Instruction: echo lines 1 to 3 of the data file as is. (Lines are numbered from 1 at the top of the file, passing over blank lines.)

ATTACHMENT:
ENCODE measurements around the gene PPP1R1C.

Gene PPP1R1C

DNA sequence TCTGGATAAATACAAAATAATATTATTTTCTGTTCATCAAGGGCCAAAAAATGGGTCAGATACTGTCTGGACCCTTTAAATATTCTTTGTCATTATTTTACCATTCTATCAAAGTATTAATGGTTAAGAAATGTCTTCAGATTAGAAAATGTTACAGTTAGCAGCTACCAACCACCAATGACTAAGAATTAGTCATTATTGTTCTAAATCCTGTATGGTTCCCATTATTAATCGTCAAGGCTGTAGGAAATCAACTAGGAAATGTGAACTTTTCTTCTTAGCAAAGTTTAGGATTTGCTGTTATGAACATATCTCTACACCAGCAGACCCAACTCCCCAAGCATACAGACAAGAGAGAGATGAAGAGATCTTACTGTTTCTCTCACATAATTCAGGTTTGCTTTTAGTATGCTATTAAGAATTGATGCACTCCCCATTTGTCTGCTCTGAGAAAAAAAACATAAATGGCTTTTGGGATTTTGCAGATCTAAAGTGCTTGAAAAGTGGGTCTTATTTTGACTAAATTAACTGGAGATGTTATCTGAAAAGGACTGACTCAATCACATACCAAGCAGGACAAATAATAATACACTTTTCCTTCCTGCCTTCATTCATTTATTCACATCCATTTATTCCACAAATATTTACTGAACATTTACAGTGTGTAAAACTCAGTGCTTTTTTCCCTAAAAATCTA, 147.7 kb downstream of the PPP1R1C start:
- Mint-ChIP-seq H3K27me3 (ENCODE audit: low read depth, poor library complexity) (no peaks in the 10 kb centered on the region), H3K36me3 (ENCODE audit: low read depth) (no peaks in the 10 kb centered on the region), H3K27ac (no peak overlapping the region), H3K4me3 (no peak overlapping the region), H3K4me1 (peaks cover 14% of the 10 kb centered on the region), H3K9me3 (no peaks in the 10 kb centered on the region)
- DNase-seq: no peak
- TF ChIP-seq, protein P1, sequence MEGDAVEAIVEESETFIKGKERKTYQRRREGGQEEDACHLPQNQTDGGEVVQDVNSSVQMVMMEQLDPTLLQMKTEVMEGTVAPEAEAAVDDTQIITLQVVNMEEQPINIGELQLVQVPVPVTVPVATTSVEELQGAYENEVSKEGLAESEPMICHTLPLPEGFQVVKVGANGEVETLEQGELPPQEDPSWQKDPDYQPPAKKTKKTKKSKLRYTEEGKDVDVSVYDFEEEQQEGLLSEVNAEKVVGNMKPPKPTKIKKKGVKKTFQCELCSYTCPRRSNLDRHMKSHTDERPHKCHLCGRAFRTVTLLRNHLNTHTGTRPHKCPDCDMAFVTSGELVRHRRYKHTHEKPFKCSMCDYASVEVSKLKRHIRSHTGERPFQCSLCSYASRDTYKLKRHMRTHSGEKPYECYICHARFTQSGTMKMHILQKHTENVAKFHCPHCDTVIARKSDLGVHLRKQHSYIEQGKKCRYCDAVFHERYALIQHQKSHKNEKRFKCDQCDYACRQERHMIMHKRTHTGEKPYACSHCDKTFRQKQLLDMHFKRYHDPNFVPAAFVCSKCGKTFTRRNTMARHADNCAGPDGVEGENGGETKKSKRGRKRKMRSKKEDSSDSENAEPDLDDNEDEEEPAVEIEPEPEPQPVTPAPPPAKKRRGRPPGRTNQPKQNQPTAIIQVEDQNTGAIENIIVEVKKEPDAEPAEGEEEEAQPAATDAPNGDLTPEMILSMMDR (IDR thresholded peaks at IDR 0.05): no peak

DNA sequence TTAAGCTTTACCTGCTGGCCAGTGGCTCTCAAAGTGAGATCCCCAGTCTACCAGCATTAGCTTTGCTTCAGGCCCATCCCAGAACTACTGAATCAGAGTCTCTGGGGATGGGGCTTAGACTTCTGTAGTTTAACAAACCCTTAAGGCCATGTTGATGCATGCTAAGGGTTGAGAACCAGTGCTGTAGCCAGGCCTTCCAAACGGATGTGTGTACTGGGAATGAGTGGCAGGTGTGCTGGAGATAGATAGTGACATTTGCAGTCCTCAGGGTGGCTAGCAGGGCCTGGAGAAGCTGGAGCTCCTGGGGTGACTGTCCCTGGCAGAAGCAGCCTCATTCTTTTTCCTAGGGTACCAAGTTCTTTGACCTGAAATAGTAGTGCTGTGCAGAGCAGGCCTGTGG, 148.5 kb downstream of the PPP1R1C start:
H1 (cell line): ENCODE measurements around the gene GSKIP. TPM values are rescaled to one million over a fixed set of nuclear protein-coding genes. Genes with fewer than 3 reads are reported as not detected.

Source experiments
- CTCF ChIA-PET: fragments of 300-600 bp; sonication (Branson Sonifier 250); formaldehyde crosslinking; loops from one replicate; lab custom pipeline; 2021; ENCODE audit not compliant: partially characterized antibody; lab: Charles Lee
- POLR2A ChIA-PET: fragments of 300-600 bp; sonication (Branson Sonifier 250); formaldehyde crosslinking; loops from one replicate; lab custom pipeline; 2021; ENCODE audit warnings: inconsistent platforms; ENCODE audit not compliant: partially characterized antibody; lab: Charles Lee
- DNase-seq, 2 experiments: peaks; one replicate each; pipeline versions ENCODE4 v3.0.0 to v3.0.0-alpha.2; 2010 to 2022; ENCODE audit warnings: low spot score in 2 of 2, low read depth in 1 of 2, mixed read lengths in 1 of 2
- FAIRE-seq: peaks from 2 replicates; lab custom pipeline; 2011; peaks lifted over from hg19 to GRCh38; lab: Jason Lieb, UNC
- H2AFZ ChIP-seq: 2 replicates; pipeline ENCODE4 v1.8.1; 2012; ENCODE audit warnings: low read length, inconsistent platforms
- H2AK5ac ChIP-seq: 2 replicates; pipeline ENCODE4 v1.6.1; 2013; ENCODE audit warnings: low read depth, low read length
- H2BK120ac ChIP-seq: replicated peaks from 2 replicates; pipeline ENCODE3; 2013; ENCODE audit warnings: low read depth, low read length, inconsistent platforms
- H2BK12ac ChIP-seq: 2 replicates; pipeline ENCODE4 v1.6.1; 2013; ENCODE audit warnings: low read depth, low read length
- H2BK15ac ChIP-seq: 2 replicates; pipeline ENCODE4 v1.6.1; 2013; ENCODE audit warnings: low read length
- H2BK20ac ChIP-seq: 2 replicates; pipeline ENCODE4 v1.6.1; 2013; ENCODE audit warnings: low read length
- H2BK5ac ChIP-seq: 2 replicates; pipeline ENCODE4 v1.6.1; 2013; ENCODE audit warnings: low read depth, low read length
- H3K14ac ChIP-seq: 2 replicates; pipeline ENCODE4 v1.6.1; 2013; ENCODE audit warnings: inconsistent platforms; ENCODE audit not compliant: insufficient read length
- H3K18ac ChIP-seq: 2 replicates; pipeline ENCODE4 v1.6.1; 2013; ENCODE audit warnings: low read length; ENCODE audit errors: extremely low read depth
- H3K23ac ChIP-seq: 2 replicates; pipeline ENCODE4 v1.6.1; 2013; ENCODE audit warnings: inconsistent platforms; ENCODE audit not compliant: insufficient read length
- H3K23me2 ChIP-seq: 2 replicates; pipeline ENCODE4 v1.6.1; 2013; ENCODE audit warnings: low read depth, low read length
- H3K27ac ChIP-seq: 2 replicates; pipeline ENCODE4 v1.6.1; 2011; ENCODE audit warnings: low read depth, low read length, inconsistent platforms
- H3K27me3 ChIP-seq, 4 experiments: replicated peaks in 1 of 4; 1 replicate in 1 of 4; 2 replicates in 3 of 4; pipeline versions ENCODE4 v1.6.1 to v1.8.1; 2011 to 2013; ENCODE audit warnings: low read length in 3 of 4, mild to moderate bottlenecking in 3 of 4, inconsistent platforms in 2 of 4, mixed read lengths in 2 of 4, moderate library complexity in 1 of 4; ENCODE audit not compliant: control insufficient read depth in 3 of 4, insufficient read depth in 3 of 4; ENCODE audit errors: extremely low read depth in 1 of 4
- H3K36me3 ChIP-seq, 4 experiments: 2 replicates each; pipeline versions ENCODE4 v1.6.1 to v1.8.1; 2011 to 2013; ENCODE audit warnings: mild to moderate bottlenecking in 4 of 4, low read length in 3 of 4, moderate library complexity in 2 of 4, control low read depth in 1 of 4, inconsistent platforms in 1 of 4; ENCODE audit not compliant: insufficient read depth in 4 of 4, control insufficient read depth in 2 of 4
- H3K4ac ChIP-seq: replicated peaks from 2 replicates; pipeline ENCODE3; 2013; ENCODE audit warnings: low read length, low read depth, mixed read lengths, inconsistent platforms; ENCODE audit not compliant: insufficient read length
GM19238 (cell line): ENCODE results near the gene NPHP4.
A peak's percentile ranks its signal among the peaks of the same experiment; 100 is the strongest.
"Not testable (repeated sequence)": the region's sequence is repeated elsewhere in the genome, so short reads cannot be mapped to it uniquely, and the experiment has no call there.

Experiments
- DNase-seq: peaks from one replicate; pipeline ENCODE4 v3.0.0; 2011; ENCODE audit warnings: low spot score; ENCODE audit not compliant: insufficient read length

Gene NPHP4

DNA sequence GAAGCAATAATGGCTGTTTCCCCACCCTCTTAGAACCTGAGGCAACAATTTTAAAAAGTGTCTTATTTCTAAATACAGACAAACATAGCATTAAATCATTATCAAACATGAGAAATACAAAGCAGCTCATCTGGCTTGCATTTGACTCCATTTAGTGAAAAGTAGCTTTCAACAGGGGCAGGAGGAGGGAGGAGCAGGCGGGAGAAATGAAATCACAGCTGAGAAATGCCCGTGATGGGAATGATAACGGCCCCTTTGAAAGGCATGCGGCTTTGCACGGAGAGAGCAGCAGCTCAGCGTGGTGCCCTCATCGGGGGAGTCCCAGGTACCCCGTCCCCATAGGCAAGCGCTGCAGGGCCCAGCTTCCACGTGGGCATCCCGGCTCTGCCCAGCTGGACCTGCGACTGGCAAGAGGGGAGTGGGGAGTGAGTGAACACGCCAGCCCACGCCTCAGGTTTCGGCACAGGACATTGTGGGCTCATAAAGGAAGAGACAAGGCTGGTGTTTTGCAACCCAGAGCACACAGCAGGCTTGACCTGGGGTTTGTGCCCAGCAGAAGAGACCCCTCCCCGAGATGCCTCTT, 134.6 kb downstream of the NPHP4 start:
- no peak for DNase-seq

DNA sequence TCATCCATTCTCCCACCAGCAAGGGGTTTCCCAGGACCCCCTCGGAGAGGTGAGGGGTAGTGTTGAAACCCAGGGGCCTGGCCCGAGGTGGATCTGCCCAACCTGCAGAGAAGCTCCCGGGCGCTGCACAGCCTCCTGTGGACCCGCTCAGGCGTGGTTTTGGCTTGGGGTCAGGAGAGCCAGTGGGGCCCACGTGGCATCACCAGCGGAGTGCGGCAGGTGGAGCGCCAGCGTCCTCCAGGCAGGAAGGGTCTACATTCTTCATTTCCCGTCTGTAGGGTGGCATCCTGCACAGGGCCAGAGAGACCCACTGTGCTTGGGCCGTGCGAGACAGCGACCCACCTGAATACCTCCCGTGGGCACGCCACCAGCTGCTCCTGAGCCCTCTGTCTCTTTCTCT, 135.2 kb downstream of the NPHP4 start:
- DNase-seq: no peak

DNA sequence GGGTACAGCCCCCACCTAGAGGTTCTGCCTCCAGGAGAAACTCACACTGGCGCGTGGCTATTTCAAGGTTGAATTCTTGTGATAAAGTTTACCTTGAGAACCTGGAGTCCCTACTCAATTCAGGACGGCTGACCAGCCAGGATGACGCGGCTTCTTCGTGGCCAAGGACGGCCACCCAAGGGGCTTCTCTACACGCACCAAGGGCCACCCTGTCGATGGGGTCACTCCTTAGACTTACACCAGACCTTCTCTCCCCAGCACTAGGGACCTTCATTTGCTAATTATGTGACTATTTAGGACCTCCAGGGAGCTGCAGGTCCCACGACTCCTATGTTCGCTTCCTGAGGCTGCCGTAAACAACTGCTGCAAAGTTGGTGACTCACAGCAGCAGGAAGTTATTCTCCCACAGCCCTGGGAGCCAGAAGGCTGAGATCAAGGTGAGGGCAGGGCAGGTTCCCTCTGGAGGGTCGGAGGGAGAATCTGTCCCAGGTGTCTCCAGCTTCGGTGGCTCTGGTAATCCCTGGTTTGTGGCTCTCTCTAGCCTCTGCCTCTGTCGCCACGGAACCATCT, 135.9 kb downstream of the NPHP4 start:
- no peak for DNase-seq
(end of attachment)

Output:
ENCODE measurements around the gene PPP1R1C.

Gene PPP1R1C

DNA sequence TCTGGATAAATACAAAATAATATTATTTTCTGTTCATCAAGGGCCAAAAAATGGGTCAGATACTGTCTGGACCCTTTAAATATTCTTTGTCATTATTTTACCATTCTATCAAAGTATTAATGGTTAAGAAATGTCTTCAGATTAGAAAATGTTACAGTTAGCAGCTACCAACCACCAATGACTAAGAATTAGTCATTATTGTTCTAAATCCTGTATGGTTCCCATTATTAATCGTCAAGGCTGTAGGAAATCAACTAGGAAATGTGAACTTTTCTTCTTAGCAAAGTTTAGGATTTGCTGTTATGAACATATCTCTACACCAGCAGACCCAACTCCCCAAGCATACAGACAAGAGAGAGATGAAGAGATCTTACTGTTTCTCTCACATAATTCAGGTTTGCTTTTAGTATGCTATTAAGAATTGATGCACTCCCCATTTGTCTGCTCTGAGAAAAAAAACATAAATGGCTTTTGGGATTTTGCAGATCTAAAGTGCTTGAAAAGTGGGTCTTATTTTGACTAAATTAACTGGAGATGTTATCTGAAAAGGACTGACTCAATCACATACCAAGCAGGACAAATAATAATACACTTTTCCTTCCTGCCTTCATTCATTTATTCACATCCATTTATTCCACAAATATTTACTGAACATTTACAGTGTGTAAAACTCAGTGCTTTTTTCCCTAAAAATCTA, 147.7 kb downstream of the PPP1R1C start: